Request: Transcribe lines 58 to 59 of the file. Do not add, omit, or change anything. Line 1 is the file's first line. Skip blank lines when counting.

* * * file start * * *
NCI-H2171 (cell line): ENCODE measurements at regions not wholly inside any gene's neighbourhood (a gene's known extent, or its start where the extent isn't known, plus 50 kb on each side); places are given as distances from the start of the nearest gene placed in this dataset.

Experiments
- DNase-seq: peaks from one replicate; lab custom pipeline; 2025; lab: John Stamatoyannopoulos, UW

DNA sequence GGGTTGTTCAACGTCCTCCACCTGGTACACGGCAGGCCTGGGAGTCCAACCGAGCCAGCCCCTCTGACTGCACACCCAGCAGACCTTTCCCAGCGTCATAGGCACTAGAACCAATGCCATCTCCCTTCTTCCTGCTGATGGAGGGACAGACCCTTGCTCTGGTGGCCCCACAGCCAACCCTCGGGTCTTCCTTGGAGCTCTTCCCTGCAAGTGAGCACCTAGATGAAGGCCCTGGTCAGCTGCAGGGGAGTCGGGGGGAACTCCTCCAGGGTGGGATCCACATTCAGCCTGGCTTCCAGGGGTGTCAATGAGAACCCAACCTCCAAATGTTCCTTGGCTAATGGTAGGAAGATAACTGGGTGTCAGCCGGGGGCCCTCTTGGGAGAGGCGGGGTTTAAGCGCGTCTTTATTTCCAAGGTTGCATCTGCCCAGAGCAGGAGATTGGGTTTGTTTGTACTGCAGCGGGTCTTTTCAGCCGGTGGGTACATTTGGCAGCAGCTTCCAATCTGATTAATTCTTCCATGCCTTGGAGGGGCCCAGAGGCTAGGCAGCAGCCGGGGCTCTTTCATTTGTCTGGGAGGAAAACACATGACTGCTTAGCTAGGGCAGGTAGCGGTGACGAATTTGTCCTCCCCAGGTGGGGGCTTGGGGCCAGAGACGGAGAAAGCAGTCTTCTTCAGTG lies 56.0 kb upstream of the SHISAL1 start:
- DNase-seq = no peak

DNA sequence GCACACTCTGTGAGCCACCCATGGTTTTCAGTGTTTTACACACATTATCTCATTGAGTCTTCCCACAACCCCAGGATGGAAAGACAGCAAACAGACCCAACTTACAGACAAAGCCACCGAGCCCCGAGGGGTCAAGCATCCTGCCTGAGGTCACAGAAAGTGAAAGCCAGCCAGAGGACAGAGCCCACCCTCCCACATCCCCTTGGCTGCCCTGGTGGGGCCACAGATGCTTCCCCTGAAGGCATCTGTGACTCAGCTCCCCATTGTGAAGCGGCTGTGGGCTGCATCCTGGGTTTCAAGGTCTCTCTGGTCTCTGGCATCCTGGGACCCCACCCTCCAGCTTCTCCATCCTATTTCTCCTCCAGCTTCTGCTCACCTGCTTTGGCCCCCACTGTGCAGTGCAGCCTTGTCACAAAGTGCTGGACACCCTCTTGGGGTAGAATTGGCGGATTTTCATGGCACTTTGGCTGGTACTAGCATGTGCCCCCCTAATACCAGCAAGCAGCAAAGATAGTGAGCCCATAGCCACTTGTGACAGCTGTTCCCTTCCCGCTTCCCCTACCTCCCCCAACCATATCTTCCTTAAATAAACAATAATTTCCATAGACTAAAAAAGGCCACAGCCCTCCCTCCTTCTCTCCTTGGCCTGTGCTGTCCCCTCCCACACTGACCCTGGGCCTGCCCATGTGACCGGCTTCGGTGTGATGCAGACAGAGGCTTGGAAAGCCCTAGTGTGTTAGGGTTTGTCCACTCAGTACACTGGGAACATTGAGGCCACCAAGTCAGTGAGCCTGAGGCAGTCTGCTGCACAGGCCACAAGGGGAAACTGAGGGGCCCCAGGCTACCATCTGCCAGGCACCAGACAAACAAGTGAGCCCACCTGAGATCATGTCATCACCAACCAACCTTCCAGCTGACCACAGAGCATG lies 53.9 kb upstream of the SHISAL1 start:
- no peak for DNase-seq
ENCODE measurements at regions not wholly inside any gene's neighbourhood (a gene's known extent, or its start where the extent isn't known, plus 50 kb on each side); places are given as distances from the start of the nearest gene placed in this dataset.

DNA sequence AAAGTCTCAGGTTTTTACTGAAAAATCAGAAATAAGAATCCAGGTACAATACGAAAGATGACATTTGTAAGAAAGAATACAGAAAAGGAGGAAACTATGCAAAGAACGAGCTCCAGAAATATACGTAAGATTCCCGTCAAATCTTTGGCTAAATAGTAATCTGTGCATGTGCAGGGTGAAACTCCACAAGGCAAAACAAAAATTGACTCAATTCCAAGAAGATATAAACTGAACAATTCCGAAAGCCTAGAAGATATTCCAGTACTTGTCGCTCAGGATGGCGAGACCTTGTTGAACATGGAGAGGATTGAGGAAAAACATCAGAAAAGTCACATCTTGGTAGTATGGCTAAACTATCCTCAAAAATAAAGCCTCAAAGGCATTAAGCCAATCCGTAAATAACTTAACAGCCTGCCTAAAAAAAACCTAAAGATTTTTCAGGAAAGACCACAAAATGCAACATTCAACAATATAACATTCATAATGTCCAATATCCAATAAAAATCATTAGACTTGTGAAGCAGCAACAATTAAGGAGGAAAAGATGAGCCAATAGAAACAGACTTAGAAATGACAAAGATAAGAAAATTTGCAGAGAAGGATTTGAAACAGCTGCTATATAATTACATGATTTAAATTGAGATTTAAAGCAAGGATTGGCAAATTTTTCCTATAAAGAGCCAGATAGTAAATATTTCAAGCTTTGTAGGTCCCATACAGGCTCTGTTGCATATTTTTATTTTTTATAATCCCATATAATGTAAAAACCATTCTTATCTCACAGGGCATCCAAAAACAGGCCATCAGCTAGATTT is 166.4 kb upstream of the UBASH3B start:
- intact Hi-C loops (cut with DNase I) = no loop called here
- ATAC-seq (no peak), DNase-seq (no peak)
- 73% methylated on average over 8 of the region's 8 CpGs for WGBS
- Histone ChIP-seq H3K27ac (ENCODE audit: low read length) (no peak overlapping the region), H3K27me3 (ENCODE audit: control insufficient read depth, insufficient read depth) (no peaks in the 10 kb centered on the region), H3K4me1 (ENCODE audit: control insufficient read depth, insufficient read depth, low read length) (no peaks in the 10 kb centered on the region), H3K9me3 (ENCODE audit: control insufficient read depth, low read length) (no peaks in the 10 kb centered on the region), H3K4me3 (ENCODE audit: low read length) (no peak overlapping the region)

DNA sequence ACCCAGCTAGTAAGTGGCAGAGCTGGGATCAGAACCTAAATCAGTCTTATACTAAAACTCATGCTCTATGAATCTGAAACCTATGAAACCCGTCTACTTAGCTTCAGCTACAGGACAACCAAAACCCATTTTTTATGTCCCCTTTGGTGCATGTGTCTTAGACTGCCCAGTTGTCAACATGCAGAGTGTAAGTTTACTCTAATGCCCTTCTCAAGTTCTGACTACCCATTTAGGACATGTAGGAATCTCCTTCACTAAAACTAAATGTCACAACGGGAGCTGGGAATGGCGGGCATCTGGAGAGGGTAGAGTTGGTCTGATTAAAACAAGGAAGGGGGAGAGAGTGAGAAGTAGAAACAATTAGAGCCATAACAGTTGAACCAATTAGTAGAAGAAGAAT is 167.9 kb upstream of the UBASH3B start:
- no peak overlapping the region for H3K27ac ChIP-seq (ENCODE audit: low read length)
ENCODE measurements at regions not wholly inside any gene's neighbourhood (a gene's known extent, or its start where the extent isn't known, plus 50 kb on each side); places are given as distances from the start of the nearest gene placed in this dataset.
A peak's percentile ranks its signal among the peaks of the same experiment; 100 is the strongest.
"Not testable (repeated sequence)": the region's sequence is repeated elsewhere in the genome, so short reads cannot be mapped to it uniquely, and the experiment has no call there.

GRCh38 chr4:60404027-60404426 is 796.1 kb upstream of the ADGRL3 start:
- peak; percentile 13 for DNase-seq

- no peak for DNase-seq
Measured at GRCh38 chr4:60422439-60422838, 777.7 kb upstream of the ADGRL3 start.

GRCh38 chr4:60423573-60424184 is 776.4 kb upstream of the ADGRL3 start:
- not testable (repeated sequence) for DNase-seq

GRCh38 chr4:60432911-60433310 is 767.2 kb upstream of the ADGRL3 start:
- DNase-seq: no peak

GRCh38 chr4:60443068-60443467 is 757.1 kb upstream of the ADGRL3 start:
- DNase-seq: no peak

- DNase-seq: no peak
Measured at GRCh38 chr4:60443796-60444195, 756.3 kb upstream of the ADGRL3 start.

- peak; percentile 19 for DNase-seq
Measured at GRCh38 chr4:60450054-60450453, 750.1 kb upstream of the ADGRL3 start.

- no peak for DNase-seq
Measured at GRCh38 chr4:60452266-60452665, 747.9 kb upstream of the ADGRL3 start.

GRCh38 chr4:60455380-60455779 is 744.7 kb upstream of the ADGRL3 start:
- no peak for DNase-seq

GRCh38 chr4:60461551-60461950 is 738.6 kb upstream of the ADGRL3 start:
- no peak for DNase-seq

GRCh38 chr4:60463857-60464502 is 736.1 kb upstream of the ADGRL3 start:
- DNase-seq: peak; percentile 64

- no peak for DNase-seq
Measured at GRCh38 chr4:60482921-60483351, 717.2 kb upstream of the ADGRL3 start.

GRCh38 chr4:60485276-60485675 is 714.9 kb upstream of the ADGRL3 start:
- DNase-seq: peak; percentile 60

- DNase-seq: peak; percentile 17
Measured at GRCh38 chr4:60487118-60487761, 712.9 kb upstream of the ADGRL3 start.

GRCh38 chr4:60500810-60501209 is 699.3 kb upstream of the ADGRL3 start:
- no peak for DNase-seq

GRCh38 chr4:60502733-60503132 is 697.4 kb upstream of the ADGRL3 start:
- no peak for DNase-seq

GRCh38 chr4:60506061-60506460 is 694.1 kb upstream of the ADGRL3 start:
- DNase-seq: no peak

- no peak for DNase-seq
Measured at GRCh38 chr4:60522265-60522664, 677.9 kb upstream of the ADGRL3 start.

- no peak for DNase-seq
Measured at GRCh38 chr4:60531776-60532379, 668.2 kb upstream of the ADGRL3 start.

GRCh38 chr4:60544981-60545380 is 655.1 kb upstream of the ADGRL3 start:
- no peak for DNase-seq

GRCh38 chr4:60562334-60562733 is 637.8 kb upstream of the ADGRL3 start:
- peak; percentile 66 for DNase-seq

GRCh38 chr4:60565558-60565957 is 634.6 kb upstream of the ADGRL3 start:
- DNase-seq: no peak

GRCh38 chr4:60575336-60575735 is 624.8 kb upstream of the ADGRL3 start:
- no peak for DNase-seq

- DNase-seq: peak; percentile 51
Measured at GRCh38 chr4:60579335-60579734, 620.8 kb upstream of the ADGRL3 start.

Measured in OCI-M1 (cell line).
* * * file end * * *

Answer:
- no peak for DNase-seq

GRCh38 chr4:60562334-60562733 is 637.8 kb upstream of the ADGRL3 start: